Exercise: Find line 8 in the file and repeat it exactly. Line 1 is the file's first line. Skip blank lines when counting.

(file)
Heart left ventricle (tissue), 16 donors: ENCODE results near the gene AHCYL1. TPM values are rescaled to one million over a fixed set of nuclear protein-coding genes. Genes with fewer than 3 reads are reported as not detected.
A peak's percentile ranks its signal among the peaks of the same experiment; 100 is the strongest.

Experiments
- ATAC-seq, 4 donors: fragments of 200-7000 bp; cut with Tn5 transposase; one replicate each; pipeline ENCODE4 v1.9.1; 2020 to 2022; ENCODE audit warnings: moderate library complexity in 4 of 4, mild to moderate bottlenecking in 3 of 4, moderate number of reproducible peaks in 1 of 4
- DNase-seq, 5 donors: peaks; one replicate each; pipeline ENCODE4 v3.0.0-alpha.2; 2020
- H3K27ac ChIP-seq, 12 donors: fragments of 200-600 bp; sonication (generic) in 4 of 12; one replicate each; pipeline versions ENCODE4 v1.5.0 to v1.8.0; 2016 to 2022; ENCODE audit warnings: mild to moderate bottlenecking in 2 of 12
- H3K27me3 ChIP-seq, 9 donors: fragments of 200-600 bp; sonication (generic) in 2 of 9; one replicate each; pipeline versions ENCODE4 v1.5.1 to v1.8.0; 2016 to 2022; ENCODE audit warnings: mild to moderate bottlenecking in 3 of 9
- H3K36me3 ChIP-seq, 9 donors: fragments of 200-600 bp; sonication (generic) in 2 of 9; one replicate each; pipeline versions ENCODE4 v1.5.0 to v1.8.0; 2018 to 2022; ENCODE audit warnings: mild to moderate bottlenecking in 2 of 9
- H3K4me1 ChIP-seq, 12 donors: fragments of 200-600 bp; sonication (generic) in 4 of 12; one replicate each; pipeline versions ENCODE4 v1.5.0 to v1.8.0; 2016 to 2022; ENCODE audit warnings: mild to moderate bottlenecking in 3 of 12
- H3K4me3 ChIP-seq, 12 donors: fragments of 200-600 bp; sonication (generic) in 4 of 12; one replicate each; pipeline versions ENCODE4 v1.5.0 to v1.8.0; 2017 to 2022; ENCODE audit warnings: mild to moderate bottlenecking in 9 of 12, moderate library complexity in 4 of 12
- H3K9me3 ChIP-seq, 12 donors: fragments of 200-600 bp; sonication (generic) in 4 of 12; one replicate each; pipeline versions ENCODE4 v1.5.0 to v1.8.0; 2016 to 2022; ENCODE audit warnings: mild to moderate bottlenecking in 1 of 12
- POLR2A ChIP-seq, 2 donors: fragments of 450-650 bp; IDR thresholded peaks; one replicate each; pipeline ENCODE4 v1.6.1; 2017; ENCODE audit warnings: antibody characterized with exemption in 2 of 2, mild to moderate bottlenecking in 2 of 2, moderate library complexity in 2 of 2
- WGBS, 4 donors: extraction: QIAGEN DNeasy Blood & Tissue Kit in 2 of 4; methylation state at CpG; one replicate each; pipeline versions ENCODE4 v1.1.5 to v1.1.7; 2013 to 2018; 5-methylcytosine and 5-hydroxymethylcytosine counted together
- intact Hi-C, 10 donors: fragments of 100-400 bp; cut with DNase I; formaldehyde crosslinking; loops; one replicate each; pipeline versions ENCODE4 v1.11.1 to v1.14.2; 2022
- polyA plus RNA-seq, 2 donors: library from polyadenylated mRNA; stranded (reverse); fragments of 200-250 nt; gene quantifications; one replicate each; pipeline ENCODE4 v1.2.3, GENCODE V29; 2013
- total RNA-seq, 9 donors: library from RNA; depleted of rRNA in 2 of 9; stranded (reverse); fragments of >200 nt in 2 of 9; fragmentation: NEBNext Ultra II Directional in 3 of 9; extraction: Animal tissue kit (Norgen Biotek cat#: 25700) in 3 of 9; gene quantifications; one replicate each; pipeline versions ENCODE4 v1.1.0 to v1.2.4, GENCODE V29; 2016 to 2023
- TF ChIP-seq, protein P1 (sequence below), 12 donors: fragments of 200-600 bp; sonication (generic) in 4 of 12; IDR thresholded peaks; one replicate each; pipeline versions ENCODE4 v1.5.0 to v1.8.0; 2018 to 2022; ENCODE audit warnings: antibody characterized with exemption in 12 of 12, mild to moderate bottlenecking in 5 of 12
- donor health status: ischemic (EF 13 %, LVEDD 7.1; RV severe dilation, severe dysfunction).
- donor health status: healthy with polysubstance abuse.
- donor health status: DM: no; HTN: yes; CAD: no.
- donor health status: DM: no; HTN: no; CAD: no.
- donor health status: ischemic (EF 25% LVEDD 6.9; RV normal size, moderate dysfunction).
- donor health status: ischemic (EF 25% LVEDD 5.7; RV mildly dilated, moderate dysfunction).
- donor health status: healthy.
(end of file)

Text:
- H3K36me3 ChIP-seq, 9 donors: fragments of 200-600 bp; sonication (generic) in 2 of 9; one replicate each; pipeline versions ENCODE4 v1.5.0 to v1.8.0; 2018 to 2022; ENCODE audit warnings: mild to moderate bottlenecking in 2 of 9